And what of the recent financial crisis? The statute of limitations on most plausible charges is running out, and it seems there will not be a single prosecution of a prominent figure in the entire mess.
Judge Jed S. Rakoff wants to know why. In a blistering essay in the issue of The New York Review of Books that arrives this week, he argues that the Justice Department has failed in its rudimentary responsibilities, offering excuses instead of action.
Judge Rakoff, who sits on the Federal District Court in Manhattan, has long been outspoken, idiosyncratic and iconoclastic. In 2002, in a decision that was promptly overturned, he ruled the federal death penalty statute unconstitutional. More recently, he has presided over a series of big financial cases and has blocked proposed settlements as too opaque or lenient, to the frustration of both Wall Street and prosecutors.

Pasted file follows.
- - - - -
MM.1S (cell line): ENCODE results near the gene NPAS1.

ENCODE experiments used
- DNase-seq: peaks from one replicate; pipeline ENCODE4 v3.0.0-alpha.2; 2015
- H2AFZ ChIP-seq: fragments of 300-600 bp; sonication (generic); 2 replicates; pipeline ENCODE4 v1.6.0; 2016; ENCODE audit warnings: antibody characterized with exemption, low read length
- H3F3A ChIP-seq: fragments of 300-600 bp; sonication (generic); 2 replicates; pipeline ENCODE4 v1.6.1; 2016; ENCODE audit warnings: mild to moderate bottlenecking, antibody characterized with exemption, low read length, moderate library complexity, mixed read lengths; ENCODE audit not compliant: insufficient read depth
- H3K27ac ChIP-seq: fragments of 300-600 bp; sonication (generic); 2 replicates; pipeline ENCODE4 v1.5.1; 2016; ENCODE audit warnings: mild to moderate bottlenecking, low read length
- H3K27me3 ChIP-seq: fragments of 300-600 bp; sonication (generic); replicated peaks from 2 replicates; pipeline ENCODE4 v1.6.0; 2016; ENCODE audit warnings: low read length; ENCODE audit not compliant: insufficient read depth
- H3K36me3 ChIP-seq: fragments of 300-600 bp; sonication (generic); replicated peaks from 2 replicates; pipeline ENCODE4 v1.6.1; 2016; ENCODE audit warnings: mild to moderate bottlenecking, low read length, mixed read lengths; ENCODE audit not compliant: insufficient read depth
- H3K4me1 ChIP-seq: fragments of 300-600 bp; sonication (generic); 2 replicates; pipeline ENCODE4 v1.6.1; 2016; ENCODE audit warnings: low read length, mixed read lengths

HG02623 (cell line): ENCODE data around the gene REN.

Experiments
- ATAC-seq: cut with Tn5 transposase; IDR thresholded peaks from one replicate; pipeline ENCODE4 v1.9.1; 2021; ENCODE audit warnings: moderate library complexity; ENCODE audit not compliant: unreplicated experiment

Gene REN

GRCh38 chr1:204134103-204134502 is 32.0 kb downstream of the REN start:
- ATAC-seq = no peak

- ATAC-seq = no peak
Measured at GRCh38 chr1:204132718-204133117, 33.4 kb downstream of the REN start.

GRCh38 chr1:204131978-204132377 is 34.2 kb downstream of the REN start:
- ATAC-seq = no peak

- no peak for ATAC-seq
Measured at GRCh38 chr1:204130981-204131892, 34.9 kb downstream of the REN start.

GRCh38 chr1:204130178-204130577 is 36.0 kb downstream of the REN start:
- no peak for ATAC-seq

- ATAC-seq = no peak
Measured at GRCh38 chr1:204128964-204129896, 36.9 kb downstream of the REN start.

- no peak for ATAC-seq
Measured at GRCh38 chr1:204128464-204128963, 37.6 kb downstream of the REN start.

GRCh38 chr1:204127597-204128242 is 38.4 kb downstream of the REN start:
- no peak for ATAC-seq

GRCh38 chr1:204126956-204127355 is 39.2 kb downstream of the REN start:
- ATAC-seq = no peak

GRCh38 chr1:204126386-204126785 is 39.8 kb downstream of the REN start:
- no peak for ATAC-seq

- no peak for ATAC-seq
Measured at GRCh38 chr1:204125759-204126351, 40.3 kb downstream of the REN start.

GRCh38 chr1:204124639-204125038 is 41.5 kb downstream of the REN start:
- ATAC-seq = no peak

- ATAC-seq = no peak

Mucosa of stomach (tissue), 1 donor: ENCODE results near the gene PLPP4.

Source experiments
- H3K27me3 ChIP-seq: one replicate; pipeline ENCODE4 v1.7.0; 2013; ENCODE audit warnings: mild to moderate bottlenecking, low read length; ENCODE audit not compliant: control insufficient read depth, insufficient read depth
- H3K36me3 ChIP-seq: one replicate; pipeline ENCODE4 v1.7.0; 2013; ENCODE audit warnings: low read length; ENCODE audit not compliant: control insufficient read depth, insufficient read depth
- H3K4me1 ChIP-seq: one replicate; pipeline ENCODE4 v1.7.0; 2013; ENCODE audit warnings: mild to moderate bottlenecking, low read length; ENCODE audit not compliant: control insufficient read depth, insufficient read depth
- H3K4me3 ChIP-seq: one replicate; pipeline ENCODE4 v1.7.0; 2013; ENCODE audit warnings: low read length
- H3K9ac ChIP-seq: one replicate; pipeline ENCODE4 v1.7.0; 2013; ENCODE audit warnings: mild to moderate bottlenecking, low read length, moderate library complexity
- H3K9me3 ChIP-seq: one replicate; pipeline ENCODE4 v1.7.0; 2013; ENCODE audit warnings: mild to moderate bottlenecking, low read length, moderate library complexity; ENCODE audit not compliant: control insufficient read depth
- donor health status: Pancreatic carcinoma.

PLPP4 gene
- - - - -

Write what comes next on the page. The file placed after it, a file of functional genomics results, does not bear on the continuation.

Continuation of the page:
I asked him what had prompted his unusual essay.
“As a judge, I got to see many cases that grew out of the financial crisis and to see situations that gave me pause,” he said. “When I added my own background as both a prosecutor and defense counsel, I was struck by how things were proceeding in a different way than they had in the past.
“That caused me to think about it more than I otherwise would have,” he said, “and I thought my views as a citizen might commend themselves to others.”
In his essay, Judge Rakoff is careful to say that he does not know if high-level executives committed crimes as they presided over the collapse of the market for mortgage-backed securities. That would seem to keep him out of judicial-ethics trouble and available to hear future cases. But he seems inclined to credit the conclusions of the Financial Crisis Inquiry Commission, which found rampant incompetence, mendacity and fraud.
Read Judge Rakoff’s essay yourself.